By David Dodd
Here’s the plan—each week, I will blog about a different song, focusing, usually, on the lyrics, but also on some other aspects of the song, including its overall impact—a truly subjective thing. Therefore, the best part, I would hope, would not be anything in particular that I might have to say, but rather, the conversation that may happen via the comments over the course of time—and since all the posts will stay up, you can feel free to weigh in any time on any of the songs! With Grateful Dead lyrics, there’s always a new and different take on what they bring up for each listener, it seems. (I’ll consider requests for particular songs—just private message me!)
Just pokin’ around looking for an appropriate song for Hallowe’en and the Day of the Dead, it occurred to me that “When Push Comes to Shove” does deal explicitly with fear. My first choice for this week had been “Touch of Grey,” but I think I’ll save that one.
Lots to be afraid of out there in the world, but with all that there is to fear, what is it that the character in the song (the person to whom the singer is addressing the song) afraid of?
There may be a phantom in the closet. Or a mystery killer from Channel Four, but those pale in comparison to love.
And although it may not be the strongest Grateful Dead song, or even one that has a lot of staying power, it does in some way exemplify a talent of Robert Hunter—finding the surprising contradictions in our lives and exposing them—in this case, humorously or perhaps sarcastically, but with serious intent behind his castigations. Garcia gives it a catchy, bouncy tune, but there is something lacking, conviction-wise, in the end product, I always found. Maybe it’s the lack of a bridge.
The song was first performed on December 15, 1986, at the Coliseum Arena in Oakland. Also debuted in that show was “Black Muddy River.” It was played a total of 58 times, and given its final performance on July 17, 1989, at Alpine Valley Music Theatre in East Troy, Wisconsin. The song appeared on “In the Dark,” released in July 1987.
I find it very interesting, lyrically, that the instrument of torture, and of the love that kills, is the perennial Grateful Dead symbol, the rose. Hmmmm. Yes, it is in the garden, surrounded by roses, that the character in the song is punched, captured, slapped, and ultimately loved to death, wrapped in their sweet perfume.
Could it be that everyone, by this point in the band’s journey, was simply sick and tired of roses?
Hunter once said “I've got this one spirit that's laying roses on me. Roses, roses, can't get enough of those bloody roses. The rose is the most prominent image in the human brain, as to delicacy, beauty, short-livedness, thorniness. It's a whole. There is no better allegory for, dare I say it, life, than roses.”
The Psalter Map, c. 1265
So here he takes those “bloody roses” and makes them the symbol of a deadly love, a love to be feared.
And really, in the context of the entire body of lyrics—especially Hunter’s, but of the band as a whole, this makes sense. Love, as an abstract concept, may be esteemed and put forth as the greatest value (“love will see you through,” “without love in the dream it will never come true,” etc.), but when it comes to actual, described love relationships, there isn’t a song in the repertoire that makes sense to sing, say, at a wedding.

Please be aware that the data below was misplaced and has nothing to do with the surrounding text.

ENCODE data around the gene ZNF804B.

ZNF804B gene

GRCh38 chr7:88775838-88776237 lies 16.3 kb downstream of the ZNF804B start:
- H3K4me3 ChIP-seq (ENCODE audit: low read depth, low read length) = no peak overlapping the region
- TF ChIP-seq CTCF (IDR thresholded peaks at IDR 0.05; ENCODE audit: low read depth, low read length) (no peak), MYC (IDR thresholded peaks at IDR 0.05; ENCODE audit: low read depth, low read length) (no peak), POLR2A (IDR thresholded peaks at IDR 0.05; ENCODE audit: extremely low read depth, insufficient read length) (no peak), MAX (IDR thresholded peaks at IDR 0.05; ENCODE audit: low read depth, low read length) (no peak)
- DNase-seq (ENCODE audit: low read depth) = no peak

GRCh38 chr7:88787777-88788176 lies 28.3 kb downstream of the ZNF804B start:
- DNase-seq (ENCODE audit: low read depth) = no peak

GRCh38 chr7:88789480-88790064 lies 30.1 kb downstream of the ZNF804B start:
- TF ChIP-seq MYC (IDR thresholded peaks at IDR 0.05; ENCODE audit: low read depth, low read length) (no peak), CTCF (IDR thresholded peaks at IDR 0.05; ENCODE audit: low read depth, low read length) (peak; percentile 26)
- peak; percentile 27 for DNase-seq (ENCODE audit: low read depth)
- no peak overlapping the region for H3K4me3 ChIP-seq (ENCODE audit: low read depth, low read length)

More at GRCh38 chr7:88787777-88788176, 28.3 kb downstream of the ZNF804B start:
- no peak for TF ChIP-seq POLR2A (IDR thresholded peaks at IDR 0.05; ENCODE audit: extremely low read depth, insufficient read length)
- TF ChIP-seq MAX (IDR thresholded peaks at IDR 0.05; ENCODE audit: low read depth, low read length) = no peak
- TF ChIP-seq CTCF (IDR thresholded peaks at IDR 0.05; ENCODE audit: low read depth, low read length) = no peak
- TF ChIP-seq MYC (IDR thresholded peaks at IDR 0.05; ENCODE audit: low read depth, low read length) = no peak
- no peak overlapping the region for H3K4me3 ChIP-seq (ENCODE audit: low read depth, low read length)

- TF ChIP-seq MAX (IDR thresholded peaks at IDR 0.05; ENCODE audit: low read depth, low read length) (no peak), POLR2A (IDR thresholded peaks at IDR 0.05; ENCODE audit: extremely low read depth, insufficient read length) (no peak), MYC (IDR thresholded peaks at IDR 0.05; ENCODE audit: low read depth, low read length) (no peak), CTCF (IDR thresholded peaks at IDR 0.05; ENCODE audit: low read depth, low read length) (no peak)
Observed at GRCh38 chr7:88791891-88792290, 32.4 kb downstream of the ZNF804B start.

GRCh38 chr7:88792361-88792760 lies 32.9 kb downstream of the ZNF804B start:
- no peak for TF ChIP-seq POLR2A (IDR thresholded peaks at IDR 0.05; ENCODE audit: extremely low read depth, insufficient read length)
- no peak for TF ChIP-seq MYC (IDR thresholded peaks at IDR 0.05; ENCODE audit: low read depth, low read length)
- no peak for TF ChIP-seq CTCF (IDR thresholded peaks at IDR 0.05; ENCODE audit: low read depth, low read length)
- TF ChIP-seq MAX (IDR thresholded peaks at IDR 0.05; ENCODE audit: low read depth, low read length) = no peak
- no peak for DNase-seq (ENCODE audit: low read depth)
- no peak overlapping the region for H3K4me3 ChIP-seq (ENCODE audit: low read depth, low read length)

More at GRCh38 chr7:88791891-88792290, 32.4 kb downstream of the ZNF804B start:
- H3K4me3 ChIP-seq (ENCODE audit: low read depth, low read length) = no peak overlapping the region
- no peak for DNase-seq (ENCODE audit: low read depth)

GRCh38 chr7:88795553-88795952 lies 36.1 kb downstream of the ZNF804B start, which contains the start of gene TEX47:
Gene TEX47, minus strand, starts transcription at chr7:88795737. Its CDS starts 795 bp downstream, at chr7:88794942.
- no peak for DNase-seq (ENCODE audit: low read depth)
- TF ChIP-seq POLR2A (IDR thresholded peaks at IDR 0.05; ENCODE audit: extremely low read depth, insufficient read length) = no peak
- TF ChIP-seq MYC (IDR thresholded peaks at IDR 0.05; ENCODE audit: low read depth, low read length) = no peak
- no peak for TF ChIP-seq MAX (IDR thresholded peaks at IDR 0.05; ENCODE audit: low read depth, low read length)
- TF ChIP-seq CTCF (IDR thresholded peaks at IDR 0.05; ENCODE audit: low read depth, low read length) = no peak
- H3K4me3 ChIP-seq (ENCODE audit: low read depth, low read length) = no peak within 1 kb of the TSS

The lovers in Grateful Dead songs are mostly either losing one another, or struggling along in some way: telling “sweet lies, one last time,” or “sitting and crying at home.” The song with the sweetest line, “I love you more than words can tell,” “Brokedown Palace,” is nevertheless about saying goodbye to that lover—perhaps in mourning at her passing, but nonetheless, within the context of sadness.
“Push,” then, puts that right out there. It takes THE big Grateful Dead motif, the rose, and has that symbolize the thing to be feared, which, conversely, is also the thing most to be prized: love. Roses, as so perfectly stated by Hunter in the previous quote, express the duality of all things (Gurdjieff said “roses, roses, thorns, thorns”). There is no better allegory for, dare I say it, love, than roses.
I do really enjoy the litany of things to be feared brought up in the song. There are surprises, obscure references (“bullets made of glass” seems to be a nod to an element in a Jules Verne book, for instance), and the evocation of the fear inherent in any kind of serious exploration of the unknown: “here there may be tigers” as a corollary of a convention in ancient maps to warn of danger: “here be dragons.” (Although, when I actually went looking for such maps, I really couldn’t find any…oh well. Doesn’t mean it’s not part of our consciousness, just because it doesn’t exist in “reality.” Checking Wikipedia today, I find an article entitled “Here be dragons” which cites two occurrences on ancient maps. So, real after all. But still.)
We’ve all, probably, had love relationships that have not been the easiest thing. And maybe we come to be afraid of love. Maybe we feel smothered by its sweet perfume and thorny branches. But really, when push comes to shove, is there anything we’d rather risk?
Probably not a great prompt for online discussion via the comments. Who wants to bare their soul about this topic in particular. So maybe we could look at some great scary stories—they don’t have to be about love. Fear is a good one, all on its own!
Happy hallowe’en, everyone!